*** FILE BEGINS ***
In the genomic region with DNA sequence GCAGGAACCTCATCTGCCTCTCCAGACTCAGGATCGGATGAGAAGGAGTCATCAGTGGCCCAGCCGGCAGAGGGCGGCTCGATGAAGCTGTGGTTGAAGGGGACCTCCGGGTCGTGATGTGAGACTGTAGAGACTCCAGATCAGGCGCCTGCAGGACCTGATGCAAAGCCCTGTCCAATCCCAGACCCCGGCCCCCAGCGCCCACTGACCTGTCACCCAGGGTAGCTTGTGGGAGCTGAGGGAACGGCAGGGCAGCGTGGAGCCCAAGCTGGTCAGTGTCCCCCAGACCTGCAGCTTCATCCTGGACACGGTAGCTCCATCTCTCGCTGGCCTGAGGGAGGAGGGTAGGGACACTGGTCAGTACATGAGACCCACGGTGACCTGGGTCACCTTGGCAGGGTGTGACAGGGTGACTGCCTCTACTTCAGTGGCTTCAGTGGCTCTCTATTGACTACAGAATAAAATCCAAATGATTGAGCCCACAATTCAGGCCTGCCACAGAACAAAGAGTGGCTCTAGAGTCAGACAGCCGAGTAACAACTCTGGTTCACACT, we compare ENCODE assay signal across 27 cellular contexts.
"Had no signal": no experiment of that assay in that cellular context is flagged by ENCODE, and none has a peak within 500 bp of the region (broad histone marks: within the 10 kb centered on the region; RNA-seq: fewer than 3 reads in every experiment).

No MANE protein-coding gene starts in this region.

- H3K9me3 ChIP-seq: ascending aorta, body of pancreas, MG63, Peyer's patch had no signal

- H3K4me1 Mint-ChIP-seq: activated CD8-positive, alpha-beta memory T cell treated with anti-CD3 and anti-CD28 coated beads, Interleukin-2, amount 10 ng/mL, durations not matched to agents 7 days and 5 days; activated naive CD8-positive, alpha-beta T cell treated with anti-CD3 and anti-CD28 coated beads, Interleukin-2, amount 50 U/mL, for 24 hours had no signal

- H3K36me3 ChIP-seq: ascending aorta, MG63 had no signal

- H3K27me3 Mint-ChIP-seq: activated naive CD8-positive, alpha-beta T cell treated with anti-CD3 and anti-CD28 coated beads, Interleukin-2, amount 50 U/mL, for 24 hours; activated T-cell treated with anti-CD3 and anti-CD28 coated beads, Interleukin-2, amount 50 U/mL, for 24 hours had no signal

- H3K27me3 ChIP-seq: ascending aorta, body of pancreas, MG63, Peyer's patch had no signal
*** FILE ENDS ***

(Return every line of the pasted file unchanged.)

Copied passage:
In the genomic region with DNA sequence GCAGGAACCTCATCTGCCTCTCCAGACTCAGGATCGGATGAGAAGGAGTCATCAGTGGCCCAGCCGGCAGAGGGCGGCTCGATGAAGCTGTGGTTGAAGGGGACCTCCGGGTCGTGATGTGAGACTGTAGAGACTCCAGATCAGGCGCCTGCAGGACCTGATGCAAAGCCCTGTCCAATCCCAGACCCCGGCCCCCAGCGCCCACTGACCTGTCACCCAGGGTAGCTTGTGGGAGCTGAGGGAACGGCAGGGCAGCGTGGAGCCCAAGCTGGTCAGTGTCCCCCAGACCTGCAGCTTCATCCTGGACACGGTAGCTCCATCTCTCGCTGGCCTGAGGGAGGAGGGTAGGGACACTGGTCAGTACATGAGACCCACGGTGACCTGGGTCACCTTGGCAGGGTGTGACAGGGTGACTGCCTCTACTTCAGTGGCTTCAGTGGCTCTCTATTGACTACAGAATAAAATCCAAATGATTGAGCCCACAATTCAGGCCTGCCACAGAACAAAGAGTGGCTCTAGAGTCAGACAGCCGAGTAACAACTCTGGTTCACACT, we compare ENCODE assay signal across 27 cellular contexts.
"Had no signal": no experiment of that assay in that cellular context is flagged by ENCODE, and none has a peak within 500 bp of the region (broad histone marks: within the 10 kb centered on the region; RNA-seq: fewer than 3 reads in every experiment).

No MANE protein-coding gene starts in this region.

- H3K9me3 ChIP-seq: ascending aorta, body of pancreas, MG63, Peyer's patch had no signal

- H3K4me1 Mint-ChIP-seq: activated CD8-positive, alpha-beta memory T cell treated with anti-CD3 and anti-CD28 coated beads, Interleukin-2, amount 10 ng/mL, durations not matched to agents 7 days and 5 days; activated naive CD8-positive, alpha-beta T cell treated with anti-CD3 and anti-CD28 coated beads, Interleukin-2, amount 50 U/mL, for 24 hours had no signal

- H3K36me3 ChIP-seq: ascending aorta, MG63 had no signal

- H3K27me3 Mint-ChIP-seq: activated naive CD8-positive, alpha-beta T cell treated with anti-CD3 and anti-CD28 coated beads, Interleukin-2, amount 50 U/mL, for 24 hours; activated T-cell treated with anti-CD3 and anti-CD28 coated beads, Interleukin-2, amount 50 U/mL, for 24 hours had no signal

- H3K27me3 ChIP-seq: ascending aorta, body of pancreas, MG63, Peyer's patch had no signal